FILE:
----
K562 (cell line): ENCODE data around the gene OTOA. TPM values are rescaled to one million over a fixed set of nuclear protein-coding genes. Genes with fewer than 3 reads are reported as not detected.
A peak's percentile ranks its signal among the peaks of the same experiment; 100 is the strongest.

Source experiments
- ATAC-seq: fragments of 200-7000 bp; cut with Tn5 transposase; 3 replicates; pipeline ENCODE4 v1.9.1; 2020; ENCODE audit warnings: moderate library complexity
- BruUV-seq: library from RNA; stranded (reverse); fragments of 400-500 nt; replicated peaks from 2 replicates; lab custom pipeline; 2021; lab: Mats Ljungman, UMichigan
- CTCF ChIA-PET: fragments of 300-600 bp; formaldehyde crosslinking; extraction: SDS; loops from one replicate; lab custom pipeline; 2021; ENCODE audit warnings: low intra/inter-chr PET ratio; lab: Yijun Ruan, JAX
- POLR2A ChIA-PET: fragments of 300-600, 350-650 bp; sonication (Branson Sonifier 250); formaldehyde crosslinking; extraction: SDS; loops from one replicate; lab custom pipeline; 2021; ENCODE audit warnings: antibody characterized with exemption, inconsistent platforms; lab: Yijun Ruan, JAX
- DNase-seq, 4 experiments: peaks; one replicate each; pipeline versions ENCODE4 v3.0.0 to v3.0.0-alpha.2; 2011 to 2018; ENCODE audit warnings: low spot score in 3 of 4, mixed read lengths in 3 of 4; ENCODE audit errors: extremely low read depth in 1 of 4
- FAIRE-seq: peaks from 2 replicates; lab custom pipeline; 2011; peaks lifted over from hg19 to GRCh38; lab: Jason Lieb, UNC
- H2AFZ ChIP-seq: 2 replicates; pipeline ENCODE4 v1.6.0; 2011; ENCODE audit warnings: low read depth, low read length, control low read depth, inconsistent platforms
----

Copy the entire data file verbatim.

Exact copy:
K562 (cell line): ENCODE data around the gene OTOA. TPM values are rescaled to one million over a fixed set of nuclear protein-coding genes. Genes with fewer than 3 reads are reported as not detected.
A peak's percentile ranks its signal among the peaks of the same experiment; 100 is the strongest.

Source experiments
- ATAC-seq: fragments of 200-7000 bp; cut with Tn5 transposase; 3 replicates; pipeline ENCODE4 v1.9.1; 2020; ENCODE audit warnings: moderate library complexity
- BruUV-seq: library from RNA; stranded (reverse); fragments of 400-500 nt; replicated peaks from 2 replicates; lab custom pipeline; 2021; lab: Mats Ljungman, UMichigan
- CTCF ChIA-PET: fragments of 300-600 bp; formaldehyde crosslinking; extraction: SDS; loops from one replicate; lab custom pipeline; 2021; ENCODE audit warnings: low intra/inter-chr PET ratio; lab: Yijun Ruan, JAX
- POLR2A ChIA-PET: fragments of 300-600, 350-650 bp; sonication (Branson Sonifier 250); formaldehyde crosslinking; extraction: SDS; loops from one replicate; lab custom pipeline; 2021; ENCODE audit warnings: antibody characterized with exemption, inconsistent platforms; lab: Yijun Ruan, JAX
- DNase-seq, 4 experiments: peaks; one replicate each; pipeline versions ENCODE4 v3.0.0 to v3.0.0-alpha.2; 2011 to 2018; ENCODE audit warnings: low spot score in 3 of 4, mixed read lengths in 3 of 4; ENCODE audit errors: extremely low read depth in 1 of 4
- FAIRE-seq: peaks from 2 replicates; lab custom pipeline; 2011; peaks lifted over from hg19 to GRCh38; lab: Jason Lieb, UNC
- H2AFZ ChIP-seq: 2 replicates; pipeline ENCODE4 v1.6.0; 2011; ENCODE audit warnings: low read depth, low read length, control low read depth, inconsistent platforms